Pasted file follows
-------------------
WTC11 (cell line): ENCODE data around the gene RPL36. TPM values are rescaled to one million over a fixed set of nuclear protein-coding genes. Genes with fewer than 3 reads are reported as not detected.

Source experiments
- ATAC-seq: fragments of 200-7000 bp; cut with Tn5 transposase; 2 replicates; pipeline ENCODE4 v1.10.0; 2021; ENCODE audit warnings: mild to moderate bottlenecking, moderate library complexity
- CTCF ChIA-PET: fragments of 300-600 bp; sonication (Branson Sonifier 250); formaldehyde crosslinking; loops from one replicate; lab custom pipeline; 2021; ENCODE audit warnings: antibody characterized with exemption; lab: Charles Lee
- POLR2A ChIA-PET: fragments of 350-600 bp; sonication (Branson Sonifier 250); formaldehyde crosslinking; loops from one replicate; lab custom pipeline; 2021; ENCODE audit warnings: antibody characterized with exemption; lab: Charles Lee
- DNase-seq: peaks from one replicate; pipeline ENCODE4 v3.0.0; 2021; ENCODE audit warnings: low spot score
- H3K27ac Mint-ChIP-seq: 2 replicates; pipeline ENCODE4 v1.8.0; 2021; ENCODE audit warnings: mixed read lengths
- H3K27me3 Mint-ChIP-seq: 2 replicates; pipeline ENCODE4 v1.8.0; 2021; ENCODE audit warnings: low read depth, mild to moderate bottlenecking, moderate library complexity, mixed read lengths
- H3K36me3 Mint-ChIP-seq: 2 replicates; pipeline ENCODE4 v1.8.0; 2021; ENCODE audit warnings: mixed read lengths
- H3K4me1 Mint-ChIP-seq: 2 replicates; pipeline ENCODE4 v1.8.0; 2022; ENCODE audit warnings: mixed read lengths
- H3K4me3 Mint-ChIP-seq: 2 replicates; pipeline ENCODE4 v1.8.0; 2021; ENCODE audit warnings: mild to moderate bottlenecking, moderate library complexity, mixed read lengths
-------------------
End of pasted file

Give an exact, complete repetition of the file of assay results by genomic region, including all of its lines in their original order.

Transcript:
WTC11 (cell line): ENCODE data around the gene RPL36. TPM values are rescaled to one million over a fixed set of nuclear protein-coding genes. Genes with fewer than 3 reads are reported as not detected.

Source experiments
- ATAC-seq: fragments of 200-7000 bp; cut with Tn5 transposase; 2 replicates; pipeline ENCODE4 v1.10.0; 2021; ENCODE audit warnings: mild to moderate bottlenecking, moderate library complexity
- CTCF ChIA-PET: fragments of 300-600 bp; sonication (Branson Sonifier 250); formaldehyde crosslinking; loops from one replicate; lab custom pipeline; 2021; ENCODE audit warnings: antibody characterized with exemption; lab: Charles Lee
- POLR2A ChIA-PET: fragments of 350-600 bp; sonication (Branson Sonifier 250); formaldehyde crosslinking; loops from one replicate; lab custom pipeline; 2021; ENCODE audit warnings: antibody characterized with exemption; lab: Charles Lee
- DNase-seq: peaks from one replicate; pipeline ENCODE4 v3.0.0; 2021; ENCODE audit warnings: low spot score
- H3K27ac Mint-ChIP-seq: 2 replicates; pipeline ENCODE4 v1.8.0; 2021; ENCODE audit warnings: mixed read lengths
- H3K27me3 Mint-ChIP-seq: 2 replicates; pipeline ENCODE4 v1.8.0; 2021; ENCODE audit warnings: low read depth, mild to moderate bottlenecking, moderate library complexity, mixed read lengths
- H3K36me3 Mint-ChIP-seq: 2 replicates; pipeline ENCODE4 v1.8.0; 2021; ENCODE audit warnings: mixed read lengths
- H3K4me1 Mint-ChIP-seq: 2 replicates; pipeline ENCODE4 v1.8.0; 2022; ENCODE audit warnings: mixed read lengths
- H3K4me3 Mint-ChIP-seq: 2 replicates; pipeline ENCODE4 v1.8.0; 2021; ENCODE audit warnings: mild to moderate bottlenecking, moderate library complexity, mixed read lengths